China is on its way to becoming the world’s next military superpower, thanks to Russian technology and assistance, and could be the first nation to build a moon-based space station.
Artist’s rendition of lunar base. Photo courtesy of the Space Studies Institute. Used with permission.
The Hong Kong Sunday Morning Post reported June 8 that “a new colossus may be forming in the east as Russia and China edge toward a symbiotic relationship that could create the world’s next economic, military and space-faring superpower.”
In signaling the importance of Beijing’s relationship with Moscow, Chinese President Hu Jintao used his first trip abroad to visit Russia, during which he signed a number of far-reaching agreements in energy, space engineering, arms supplies and regional security.
“Relations with China constitute the most important factor in Russian foreign-policy strategy,” says Gennady Chuffrin, deputy director of Russia’s Institute for World Economy and International Relations.
Both nations signed a deal to build a $2.5 billion oil pipeline from Siberia to the Chinese industrial center of Daqing, which is also the location of China’s oldest oil fields. That deal also commits China to purchase $150 billion worth of Russian crude oil over 25 years.
“This is more than just a commercial deal; it is a strategic choice,” said Sergei Lusyanin, at the Institute of Far Eastern Studies in Moscow.
Russian Kilo-class submarine.
Meanwhile, Russia continues to aid China’s military modernization effort. Beijing signed a $1.6 billion deal in May 2002 to buy eight Russian Kilo-class diesel-electric submarines, one of the quietest subs in the world. Construction of the first two subs recently got under way at the Sevmash defense industry shipyards in Severodvinsk; the other six are to be completed by 2005, ITAR-TASS reported.
Additionally, in January, China agreed to buy two more Russian-built Sovremenny-class destroyers. Beijing bought two others in 1997 for $1 billion, and Moscow delivered in 1999 and 2000.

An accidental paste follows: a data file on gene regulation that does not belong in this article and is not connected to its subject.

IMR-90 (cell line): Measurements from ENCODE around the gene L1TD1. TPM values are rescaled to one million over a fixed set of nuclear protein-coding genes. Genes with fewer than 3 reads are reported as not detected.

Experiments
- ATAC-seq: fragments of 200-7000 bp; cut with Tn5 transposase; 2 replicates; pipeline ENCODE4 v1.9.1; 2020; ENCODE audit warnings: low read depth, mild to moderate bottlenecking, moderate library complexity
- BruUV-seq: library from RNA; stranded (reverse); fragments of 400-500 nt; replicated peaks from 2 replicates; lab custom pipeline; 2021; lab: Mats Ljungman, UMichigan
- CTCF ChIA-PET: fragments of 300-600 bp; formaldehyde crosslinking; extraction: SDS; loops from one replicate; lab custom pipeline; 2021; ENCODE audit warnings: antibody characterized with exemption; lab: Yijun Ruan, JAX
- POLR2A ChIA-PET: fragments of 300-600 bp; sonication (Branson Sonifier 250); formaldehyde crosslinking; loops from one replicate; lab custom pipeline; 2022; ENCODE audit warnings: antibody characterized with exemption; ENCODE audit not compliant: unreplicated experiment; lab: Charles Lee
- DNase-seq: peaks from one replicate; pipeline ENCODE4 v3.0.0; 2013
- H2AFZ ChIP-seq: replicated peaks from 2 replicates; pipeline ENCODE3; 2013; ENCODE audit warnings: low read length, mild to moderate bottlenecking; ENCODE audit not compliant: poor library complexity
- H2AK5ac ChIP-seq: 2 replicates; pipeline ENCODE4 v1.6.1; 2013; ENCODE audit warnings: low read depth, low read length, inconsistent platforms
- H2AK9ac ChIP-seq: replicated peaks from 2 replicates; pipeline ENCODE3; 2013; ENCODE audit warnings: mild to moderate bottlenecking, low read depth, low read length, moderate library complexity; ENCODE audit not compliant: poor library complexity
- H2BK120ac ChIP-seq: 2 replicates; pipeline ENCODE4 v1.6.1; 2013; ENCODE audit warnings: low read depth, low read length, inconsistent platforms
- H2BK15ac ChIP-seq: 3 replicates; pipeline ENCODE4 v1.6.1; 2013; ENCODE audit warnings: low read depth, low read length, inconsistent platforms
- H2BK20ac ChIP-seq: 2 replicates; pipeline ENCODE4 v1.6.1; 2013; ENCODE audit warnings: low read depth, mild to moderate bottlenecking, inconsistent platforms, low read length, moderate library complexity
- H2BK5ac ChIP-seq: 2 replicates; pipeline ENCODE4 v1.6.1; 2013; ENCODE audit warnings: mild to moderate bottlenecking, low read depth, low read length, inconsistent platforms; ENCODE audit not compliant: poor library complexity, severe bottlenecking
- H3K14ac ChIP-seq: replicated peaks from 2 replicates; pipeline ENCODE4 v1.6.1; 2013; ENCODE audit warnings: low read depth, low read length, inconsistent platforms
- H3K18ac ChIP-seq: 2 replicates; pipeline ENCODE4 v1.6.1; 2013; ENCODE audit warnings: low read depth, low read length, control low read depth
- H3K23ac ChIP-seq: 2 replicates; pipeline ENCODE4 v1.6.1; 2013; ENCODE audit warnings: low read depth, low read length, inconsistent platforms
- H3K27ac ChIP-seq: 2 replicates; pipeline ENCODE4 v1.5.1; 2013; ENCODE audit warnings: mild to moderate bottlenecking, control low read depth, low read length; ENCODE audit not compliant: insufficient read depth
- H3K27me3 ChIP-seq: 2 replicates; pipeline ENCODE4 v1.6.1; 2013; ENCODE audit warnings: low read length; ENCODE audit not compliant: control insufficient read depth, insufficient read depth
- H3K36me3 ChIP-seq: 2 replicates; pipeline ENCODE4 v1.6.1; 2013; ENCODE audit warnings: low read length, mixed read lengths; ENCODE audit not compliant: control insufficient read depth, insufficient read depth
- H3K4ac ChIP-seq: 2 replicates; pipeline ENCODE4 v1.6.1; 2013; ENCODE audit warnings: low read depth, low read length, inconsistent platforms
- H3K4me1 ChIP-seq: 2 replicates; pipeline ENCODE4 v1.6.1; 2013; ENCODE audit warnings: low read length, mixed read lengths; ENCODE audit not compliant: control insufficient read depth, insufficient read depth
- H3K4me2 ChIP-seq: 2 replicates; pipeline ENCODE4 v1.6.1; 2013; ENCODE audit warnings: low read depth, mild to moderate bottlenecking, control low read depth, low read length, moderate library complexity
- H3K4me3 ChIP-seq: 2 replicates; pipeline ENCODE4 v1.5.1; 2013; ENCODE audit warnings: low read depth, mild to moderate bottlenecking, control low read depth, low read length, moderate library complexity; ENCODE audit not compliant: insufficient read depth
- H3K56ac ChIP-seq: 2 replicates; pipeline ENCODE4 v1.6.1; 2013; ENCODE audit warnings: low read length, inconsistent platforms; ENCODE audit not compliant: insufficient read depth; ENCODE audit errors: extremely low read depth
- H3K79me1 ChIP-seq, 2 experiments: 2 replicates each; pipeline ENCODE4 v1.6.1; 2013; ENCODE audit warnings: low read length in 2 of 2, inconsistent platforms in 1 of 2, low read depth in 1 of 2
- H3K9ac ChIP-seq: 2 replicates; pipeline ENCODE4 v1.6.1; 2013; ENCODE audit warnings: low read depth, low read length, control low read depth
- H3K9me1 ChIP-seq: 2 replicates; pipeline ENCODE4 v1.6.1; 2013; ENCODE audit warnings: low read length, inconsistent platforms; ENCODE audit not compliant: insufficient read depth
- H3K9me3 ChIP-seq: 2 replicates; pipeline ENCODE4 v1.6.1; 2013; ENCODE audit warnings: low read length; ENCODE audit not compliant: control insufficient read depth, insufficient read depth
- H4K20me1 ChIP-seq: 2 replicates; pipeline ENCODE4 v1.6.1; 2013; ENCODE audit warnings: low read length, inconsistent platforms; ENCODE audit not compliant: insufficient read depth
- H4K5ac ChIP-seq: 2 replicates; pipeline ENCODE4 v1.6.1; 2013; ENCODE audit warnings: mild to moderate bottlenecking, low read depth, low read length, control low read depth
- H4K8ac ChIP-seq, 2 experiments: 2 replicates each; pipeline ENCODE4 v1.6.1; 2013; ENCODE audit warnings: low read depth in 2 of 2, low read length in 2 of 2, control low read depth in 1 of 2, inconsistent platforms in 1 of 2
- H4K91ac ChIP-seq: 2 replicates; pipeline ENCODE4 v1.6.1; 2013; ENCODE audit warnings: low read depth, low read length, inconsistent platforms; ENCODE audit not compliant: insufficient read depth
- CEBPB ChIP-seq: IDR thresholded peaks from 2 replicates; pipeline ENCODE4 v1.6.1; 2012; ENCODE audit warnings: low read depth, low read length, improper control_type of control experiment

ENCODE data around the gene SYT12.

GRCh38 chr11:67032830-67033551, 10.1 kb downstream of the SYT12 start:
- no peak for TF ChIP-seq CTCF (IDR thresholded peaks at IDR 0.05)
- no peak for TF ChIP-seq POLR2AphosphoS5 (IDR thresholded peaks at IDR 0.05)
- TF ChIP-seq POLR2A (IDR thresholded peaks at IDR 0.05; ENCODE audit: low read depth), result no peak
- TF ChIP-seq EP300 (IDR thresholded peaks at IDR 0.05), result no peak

Also, Russia is helping advance China’s space program, considered by many analysts to be an ambitious effort. China plans its first manned space mission in October and also wants to build the moon’s first space station by 2010.
Former Pennsylvania Republican Rep. Robert Walker, the recent chairman of the Commission on the Future of the U.S. Aerospace Industry, wrote earlier this month in the Washington Times that the U.S. could be in danger of losing its space-technology edge to China.
“The Chinese are devoting substantial resources and gearing up to do some things [in space] that we are no longer technologically capable of achieving in the immediate future,” he wrote. “Our space technology today could not be used to replicate what we [the U.S.] did 35 years ago [in the moon walk].
“Our strategic thinkers [should] acknowledge the profound impact on the balance of power,” he added. “China could leapfrog the world in some important earthbound technologies,” such as achieving nuclear fusion, as well as developing options for military-related missions.
A Chinese crew, for example, has been utilizing EVA (extra-vehicular activity) technologies, used in space-based construction work, at the Russian Star City cosmonaut training facility.
But some in Russia worry Moscow could be creating a monster.
“Many Russians worry,” said one expert at the Institute of Oriental Studies in Moscow, “that one day the Chinese will just come and take Siberia away from us,” the Hong Kong Sunday Morning Post reported.